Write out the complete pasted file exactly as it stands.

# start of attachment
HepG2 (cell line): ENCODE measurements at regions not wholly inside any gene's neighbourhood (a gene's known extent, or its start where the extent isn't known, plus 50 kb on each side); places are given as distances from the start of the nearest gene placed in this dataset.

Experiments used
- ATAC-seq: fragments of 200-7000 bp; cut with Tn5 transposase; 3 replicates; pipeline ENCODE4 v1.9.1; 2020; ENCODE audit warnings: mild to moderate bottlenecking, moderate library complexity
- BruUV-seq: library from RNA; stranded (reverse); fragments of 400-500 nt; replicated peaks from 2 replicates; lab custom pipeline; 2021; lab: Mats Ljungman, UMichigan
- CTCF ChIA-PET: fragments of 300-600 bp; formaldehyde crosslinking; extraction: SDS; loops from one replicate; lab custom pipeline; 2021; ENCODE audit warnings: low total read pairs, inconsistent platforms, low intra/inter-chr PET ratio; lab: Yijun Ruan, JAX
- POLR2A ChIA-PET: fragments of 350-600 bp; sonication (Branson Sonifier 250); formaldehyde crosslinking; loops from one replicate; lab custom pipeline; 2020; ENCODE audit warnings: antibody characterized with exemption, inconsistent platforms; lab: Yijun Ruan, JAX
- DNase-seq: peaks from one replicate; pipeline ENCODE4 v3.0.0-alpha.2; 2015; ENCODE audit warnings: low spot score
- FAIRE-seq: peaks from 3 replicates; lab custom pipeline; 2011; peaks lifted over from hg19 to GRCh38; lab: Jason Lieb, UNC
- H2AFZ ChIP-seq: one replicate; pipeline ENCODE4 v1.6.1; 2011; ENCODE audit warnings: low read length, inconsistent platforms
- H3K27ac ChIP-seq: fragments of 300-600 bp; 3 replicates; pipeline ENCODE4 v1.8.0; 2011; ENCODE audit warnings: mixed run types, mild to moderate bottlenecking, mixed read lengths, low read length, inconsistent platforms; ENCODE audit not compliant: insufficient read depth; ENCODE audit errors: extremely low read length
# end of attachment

HepG2 (cell line): ENCODE measurements at regions not wholly inside any gene's neighbourhood (a gene's known extent, or its start where the extent isn't known, plus 50 kb on each side); places are given as distances from the start of the nearest gene placed in this dataset.

Experiments used
- ATAC-seq: fragments of 200-7000 bp; cut with Tn5 transposase; 3 replicates; pipeline ENCODE4 v1.9.1; 2020; ENCODE audit warnings: mild to moderate bottlenecking, moderate library complexity
- BruUV-seq: library from RNA; stranded (reverse); fragments of 400-500 nt; replicated peaks from 2 replicates; lab custom pipeline; 2021; lab: Mats Ljungman, UMichigan
- CTCF ChIA-PET: fragments of 300-600 bp; formaldehyde crosslinking; extraction: SDS; loops from one replicate; lab custom pipeline; 2021; ENCODE audit warnings: low total read pairs, inconsistent platforms, low intra/inter-chr PET ratio; lab: Yijun Ruan, JAX
- POLR2A ChIA-PET: fragments of 350-600 bp; sonication (Branson Sonifier 250); formaldehyde crosslinking; loops from one replicate; lab custom pipeline; 2020; ENCODE audit warnings: antibody characterized with exemption, inconsistent platforms; lab: Yijun Ruan, JAX
- DNase-seq: peaks from one replicate; pipeline ENCODE4 v3.0.0-alpha.2; 2015; ENCODE audit warnings: low spot score
- FAIRE-seq: peaks from 3 replicates; lab custom pipeline; 2011; peaks lifted over from hg19 to GRCh38; lab: Jason Lieb, UNC
- H2AFZ ChIP-seq: one replicate; pipeline ENCODE4 v1.6.1; 2011; ENCODE audit warnings: low read length, inconsistent platforms
- H3K27ac ChIP-seq: fragments of 300-600 bp; 3 replicates; pipeline ENCODE4 v1.8.0; 2011; ENCODE audit warnings: mixed run types, mild to moderate bottlenecking, mixed read lengths, low read length, inconsistent platforms; ENCODE audit not compliant: insufficient read depth; ENCODE audit errors: extremely low read length